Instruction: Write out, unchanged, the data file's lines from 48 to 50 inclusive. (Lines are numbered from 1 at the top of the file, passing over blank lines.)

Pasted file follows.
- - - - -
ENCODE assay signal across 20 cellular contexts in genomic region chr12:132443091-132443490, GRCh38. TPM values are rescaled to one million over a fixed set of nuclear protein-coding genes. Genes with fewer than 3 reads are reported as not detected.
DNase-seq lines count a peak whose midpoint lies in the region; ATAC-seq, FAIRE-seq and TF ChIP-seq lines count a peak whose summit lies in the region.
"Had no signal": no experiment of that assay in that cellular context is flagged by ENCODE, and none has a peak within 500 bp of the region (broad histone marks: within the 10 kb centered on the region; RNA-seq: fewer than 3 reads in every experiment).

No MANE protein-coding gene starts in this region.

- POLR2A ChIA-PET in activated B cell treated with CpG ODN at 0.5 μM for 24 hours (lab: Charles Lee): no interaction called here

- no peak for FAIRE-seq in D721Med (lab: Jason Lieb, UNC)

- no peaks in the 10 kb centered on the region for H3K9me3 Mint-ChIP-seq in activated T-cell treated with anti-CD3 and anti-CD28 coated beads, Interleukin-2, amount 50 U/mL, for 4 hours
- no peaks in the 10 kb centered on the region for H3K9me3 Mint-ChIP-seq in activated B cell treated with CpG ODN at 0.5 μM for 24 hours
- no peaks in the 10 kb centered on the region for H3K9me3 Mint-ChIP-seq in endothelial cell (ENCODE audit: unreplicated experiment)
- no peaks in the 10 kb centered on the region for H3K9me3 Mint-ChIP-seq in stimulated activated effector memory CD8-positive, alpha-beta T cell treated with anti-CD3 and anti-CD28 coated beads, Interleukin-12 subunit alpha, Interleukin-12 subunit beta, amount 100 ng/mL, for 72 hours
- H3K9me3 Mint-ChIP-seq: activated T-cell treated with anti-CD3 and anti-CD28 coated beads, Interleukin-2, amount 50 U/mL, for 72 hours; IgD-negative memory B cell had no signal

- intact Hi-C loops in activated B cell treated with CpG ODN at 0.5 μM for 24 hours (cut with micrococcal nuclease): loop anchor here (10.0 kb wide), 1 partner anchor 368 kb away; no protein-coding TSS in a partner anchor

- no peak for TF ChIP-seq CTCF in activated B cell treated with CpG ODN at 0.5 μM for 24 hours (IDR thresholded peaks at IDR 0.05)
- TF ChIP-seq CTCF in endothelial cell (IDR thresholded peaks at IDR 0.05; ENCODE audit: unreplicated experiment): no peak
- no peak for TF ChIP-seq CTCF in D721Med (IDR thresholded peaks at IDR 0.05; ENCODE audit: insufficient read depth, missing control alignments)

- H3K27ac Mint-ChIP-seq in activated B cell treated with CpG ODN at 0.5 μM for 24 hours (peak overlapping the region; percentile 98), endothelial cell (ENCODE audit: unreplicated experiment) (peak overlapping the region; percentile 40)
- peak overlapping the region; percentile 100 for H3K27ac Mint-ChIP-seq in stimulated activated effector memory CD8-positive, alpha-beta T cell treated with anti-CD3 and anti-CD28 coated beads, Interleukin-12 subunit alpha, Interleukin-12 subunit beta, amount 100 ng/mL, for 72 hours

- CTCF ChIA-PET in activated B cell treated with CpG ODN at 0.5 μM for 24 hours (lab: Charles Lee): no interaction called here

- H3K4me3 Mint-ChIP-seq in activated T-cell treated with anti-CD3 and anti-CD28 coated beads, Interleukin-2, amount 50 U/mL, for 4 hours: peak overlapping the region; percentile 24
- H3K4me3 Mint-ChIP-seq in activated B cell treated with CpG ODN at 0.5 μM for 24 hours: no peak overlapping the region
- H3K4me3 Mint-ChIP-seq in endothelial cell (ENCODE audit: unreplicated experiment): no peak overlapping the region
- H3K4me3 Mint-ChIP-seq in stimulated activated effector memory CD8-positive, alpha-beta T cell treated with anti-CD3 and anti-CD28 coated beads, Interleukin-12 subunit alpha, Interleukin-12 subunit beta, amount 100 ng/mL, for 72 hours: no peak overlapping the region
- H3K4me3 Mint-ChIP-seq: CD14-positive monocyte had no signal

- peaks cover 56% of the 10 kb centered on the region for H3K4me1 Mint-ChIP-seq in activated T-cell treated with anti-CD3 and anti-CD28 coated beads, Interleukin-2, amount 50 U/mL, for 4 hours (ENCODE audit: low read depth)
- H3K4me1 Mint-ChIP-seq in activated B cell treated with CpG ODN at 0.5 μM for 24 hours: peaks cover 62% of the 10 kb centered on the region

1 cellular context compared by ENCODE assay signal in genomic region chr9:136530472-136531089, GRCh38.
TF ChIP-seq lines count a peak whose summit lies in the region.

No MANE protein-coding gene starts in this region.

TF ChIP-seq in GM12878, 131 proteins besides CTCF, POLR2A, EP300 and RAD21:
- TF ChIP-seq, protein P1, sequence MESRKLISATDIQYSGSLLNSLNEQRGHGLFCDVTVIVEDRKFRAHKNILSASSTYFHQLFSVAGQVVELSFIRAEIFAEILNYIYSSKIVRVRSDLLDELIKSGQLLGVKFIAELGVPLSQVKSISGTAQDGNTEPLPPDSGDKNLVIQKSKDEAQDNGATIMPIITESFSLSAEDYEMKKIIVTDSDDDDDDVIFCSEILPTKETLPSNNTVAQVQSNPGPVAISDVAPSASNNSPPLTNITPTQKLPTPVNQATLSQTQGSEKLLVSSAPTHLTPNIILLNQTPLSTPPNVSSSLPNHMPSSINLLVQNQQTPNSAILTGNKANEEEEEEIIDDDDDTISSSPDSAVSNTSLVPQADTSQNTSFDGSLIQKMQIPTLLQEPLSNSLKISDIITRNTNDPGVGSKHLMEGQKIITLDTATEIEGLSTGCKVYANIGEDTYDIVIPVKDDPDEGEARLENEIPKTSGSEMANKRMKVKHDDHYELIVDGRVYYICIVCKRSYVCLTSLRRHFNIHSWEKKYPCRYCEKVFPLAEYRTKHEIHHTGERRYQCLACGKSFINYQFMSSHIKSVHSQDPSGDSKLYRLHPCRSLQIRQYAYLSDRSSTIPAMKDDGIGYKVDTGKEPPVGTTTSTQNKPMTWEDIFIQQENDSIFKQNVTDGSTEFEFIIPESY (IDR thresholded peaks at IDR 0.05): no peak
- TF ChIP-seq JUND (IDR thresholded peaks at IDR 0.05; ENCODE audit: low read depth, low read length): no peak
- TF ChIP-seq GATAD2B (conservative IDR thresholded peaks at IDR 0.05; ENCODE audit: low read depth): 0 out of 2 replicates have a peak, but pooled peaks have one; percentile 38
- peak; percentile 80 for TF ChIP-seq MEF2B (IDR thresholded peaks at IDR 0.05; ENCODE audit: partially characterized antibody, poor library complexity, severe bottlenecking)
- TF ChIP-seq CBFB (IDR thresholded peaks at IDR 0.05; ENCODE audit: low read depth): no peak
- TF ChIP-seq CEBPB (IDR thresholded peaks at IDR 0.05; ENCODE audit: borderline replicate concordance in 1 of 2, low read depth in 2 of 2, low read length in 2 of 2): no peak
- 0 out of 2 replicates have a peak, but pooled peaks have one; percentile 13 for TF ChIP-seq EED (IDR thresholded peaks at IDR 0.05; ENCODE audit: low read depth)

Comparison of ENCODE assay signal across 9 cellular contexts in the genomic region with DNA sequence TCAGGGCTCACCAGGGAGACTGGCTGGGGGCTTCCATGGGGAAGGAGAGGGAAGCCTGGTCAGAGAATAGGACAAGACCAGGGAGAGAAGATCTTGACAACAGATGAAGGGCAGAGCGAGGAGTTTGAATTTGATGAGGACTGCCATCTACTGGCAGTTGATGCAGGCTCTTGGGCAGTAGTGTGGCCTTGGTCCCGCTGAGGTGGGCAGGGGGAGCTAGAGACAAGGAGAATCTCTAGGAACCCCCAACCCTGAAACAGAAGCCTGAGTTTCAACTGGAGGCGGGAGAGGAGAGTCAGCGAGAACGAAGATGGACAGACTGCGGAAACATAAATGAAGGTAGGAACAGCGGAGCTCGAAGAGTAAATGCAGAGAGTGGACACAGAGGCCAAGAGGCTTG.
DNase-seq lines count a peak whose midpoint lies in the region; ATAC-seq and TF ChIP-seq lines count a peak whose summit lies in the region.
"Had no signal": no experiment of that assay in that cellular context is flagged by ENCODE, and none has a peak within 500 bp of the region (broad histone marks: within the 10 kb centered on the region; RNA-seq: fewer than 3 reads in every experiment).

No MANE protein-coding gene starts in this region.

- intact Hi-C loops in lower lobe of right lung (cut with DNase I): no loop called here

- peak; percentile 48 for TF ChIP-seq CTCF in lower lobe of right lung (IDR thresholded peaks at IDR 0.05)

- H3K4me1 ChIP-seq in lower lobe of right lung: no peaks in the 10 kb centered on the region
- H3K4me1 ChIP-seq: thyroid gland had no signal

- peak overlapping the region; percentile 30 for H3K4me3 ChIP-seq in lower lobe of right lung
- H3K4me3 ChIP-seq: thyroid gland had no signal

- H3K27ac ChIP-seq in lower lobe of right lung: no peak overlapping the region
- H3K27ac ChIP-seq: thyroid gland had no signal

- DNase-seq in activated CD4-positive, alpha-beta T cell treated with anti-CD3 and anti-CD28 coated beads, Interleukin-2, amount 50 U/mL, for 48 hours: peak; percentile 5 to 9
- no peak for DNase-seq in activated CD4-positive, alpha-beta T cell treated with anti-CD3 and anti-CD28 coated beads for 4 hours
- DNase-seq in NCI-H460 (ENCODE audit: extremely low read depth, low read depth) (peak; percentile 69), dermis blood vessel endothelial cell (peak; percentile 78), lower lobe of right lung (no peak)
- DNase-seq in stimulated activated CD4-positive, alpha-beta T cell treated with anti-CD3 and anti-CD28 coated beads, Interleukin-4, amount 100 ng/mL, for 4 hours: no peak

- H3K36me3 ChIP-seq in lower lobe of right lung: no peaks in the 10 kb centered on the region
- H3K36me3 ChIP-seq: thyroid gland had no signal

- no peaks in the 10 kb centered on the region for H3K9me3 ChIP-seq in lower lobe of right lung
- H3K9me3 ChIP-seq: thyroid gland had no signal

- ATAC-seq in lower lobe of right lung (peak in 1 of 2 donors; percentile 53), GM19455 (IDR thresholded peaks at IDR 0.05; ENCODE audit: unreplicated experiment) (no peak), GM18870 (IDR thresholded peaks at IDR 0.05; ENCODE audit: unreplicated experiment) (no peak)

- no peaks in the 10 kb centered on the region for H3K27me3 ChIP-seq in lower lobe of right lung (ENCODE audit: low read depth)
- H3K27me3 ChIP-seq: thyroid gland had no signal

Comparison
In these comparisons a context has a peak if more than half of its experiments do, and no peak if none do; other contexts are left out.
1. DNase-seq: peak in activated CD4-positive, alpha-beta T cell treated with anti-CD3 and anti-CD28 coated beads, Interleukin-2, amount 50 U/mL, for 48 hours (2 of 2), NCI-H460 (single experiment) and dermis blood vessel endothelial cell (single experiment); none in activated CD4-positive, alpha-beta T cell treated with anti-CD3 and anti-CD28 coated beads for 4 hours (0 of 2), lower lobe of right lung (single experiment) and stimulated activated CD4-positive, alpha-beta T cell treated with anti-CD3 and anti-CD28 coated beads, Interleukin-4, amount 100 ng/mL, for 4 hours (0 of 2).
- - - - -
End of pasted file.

- H3K27ac ChIP-seq: thyroid gland had no signal

- DNase-seq in activated CD4-positive, alpha-beta T cell treated with anti-CD3 and anti-CD28 coated beads, Interleukin-2, amount 50 U/mL, for 48 hours: peak; percentile 5 to 9
- no peak for DNase-seq in activated CD4-positive, alpha-beta T cell treated with anti-CD3 and anti-CD28 coated beads for 4 hours